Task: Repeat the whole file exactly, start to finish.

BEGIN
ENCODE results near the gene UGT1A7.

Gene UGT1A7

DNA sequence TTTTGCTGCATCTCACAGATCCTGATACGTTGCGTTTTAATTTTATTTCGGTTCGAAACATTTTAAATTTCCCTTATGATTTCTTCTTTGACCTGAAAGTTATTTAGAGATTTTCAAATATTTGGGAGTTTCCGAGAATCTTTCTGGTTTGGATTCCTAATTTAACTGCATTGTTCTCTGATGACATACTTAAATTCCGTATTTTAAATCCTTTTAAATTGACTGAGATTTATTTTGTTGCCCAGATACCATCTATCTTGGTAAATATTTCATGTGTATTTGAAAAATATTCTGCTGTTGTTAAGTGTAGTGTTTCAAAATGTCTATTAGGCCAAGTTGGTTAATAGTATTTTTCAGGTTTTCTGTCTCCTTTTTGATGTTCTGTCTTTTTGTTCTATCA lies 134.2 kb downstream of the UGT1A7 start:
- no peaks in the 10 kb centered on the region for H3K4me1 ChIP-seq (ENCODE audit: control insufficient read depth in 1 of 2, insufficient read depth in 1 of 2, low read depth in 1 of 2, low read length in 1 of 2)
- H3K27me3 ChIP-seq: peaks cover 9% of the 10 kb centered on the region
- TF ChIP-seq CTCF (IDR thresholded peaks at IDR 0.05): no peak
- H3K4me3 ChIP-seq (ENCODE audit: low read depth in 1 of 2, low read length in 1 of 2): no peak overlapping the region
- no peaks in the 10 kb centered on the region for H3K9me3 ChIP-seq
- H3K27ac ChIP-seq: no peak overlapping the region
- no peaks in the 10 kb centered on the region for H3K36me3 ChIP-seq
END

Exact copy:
ENCODE results near the gene UGT1A7.

Gene UGT1A7

DNA sequence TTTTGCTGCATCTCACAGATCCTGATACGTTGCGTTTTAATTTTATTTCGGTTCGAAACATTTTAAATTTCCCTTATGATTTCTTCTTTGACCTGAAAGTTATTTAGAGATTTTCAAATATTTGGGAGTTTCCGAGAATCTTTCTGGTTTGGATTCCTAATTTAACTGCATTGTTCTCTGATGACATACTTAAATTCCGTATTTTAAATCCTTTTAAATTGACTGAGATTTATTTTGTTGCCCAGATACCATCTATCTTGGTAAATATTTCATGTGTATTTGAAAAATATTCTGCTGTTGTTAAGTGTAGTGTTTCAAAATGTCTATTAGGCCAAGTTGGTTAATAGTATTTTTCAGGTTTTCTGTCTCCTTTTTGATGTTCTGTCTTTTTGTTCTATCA lies 134.2 kb downstream of the UGT1A7 start:
- no peaks in the 10 kb centered on the region for H3K4me1 ChIP-seq (ENCODE audit: control insufficient read depth in 1 of 2, insufficient read depth in 1 of 2, low read depth in 1 of 2, low read length in 1 of 2)
- H3K27me3 ChIP-seq: peaks cover 9% of the 10 kb centered on the region
- TF ChIP-seq CTCF (IDR thresholded peaks at IDR 0.05): no peak
- H3K4me3 ChIP-seq (ENCODE audit: low read depth in 1 of 2, low read length in 1 of 2): no peak overlapping the region
- no peaks in the 10 kb centered on the region for H3K9me3 ChIP-seq
- H3K27ac ChIP-seq: no peak overlapping the region
- no peaks in the 10 kb centered on the region for H3K36me3 ChIP-seq